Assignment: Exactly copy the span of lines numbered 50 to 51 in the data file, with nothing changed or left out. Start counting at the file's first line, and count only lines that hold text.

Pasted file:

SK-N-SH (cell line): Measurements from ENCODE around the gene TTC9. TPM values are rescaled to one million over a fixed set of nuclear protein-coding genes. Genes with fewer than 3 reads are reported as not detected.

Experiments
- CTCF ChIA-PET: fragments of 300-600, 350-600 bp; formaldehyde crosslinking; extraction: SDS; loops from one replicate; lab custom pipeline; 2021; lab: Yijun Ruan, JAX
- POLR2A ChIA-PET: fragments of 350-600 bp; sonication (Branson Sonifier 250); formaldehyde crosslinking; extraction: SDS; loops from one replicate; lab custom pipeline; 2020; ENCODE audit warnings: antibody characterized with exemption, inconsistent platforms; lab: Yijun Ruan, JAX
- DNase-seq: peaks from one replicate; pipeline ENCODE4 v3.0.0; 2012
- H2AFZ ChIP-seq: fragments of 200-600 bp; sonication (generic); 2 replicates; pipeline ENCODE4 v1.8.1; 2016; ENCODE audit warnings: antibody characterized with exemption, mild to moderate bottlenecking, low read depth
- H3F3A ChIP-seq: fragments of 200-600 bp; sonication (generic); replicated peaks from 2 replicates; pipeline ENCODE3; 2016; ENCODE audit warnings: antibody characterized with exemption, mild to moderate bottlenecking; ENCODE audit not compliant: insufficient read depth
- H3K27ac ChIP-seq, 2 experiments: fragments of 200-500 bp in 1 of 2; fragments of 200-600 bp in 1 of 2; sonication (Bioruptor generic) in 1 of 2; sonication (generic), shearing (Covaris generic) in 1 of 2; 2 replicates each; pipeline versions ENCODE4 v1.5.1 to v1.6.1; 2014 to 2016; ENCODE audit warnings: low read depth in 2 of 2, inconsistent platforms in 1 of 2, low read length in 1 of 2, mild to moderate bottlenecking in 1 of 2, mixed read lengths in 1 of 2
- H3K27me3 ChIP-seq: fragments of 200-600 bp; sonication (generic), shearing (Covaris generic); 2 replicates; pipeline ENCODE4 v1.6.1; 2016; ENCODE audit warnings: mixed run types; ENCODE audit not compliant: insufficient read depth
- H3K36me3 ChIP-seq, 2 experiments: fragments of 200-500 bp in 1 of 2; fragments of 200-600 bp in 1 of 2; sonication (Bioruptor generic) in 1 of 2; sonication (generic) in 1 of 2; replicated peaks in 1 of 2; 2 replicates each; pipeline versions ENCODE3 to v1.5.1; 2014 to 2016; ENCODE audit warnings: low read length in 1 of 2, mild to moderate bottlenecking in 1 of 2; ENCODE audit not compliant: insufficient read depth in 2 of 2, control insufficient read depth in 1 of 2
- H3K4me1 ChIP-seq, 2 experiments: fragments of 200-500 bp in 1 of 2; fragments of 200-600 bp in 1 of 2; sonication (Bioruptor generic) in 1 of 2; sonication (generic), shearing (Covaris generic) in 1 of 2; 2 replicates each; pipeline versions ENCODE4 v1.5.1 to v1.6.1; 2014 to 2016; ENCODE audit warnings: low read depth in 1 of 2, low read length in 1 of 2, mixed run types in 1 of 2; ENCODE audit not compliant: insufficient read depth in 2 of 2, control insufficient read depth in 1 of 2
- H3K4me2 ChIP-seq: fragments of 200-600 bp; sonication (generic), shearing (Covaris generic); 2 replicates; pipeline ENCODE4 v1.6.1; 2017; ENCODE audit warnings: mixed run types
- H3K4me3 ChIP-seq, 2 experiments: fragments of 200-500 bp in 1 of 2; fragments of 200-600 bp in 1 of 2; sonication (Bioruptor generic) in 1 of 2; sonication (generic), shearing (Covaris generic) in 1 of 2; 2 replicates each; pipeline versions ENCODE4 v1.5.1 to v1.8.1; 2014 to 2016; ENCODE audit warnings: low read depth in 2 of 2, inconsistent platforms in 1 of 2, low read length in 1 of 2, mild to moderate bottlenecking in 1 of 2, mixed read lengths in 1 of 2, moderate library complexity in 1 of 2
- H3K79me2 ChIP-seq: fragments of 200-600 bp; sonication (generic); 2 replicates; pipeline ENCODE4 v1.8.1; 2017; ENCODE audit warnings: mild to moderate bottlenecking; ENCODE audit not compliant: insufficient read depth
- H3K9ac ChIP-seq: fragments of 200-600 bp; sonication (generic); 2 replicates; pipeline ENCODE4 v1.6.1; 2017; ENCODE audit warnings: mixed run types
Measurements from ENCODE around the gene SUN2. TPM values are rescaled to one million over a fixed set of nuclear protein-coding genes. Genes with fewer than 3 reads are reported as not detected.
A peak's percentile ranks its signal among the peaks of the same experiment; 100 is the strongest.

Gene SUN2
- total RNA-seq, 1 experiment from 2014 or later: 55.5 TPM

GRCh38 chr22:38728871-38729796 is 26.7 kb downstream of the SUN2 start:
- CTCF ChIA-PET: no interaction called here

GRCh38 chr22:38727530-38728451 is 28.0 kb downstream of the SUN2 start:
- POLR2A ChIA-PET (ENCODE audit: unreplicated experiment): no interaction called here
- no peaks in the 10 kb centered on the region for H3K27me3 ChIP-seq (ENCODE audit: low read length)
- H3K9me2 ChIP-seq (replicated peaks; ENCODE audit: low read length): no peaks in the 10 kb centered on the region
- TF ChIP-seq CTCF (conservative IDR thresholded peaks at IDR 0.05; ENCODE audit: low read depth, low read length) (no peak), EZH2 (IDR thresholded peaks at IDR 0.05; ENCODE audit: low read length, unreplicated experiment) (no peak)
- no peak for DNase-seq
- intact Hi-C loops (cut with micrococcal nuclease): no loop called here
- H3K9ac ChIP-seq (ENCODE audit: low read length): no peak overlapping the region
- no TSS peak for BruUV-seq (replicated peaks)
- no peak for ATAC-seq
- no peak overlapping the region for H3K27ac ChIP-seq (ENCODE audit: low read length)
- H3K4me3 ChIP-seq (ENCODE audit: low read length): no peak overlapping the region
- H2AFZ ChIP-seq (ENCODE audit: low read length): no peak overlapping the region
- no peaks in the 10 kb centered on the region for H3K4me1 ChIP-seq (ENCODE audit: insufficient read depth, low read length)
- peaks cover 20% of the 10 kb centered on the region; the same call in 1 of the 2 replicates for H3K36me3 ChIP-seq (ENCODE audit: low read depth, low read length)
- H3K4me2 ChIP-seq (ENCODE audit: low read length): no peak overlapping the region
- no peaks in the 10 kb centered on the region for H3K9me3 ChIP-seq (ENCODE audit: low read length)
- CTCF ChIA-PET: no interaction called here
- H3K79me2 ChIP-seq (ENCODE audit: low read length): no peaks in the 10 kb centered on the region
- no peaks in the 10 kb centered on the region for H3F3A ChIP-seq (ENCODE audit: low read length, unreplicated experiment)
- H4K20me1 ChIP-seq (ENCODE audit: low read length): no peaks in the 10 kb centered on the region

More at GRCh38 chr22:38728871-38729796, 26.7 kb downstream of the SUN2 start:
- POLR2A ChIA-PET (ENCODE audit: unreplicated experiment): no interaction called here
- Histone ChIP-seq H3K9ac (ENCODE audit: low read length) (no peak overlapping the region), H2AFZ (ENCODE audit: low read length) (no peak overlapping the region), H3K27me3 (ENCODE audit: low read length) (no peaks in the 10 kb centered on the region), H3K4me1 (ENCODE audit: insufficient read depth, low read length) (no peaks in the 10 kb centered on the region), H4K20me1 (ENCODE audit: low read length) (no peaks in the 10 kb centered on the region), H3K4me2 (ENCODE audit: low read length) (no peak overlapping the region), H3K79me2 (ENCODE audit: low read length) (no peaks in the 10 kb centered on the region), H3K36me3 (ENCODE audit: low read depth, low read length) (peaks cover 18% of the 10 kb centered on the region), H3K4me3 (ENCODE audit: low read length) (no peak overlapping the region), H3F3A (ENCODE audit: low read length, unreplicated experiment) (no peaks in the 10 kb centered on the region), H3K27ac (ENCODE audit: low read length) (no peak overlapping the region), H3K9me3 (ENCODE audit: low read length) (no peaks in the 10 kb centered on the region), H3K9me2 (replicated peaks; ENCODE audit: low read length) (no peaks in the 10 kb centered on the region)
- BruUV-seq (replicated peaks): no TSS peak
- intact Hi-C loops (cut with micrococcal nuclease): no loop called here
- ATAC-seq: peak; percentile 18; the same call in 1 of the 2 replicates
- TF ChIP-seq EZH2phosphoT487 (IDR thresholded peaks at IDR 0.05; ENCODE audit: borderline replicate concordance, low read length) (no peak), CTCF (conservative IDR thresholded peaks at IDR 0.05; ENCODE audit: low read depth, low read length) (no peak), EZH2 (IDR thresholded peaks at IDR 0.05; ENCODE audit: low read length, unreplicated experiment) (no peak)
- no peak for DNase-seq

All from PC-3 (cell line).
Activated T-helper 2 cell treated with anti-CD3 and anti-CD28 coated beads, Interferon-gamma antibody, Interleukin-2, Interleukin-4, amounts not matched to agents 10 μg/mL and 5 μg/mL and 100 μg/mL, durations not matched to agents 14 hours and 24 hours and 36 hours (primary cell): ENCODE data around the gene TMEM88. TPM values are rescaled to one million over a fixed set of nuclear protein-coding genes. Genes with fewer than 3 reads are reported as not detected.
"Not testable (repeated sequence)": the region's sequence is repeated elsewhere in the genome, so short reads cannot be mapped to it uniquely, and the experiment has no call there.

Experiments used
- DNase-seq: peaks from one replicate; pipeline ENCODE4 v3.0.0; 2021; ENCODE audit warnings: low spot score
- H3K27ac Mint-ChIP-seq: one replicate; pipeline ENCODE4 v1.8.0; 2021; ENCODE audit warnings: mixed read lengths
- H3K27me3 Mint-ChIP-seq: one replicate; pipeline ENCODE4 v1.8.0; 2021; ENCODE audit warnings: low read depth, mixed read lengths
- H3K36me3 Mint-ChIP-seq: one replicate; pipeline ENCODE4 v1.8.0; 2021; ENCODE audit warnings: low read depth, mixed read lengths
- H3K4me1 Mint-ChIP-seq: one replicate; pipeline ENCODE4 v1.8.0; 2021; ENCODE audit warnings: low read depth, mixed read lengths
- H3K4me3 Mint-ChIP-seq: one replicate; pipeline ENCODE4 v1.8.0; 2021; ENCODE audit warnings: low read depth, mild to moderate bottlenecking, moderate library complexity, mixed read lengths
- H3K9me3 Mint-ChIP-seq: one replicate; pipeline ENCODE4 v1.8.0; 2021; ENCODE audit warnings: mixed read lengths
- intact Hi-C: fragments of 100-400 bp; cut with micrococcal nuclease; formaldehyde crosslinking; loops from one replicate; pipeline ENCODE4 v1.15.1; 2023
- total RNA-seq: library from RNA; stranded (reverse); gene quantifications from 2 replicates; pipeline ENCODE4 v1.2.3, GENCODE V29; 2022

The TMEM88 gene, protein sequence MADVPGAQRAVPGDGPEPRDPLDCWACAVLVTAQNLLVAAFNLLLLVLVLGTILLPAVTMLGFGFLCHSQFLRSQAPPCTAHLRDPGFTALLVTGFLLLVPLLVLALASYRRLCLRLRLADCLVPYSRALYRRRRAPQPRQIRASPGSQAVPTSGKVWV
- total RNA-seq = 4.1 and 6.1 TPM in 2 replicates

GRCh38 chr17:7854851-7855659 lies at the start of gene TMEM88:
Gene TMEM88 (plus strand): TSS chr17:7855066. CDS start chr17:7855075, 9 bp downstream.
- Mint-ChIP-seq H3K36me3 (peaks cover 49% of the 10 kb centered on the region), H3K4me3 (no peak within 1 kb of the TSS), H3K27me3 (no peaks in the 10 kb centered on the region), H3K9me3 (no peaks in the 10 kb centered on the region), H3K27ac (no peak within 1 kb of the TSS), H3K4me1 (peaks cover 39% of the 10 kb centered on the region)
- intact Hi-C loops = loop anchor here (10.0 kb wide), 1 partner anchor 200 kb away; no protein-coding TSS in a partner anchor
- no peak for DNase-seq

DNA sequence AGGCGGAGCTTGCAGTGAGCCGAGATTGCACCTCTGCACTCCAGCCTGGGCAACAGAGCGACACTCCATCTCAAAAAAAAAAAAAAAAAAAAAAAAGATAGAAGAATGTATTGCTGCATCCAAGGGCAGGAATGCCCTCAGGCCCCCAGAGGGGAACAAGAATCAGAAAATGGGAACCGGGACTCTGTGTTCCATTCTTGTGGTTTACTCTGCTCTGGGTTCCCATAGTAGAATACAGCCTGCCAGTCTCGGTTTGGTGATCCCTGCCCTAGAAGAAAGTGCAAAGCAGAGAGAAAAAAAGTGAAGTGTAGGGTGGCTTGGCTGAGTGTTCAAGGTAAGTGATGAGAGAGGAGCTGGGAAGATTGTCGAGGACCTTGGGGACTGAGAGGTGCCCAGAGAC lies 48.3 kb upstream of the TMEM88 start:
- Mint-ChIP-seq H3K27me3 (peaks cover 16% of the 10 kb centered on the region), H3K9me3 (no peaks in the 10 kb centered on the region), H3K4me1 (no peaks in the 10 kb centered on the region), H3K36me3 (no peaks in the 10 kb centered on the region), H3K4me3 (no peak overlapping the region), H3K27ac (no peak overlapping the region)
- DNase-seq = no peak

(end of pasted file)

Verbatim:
- no peak for DNase-seq

All from PC-3 (cell line).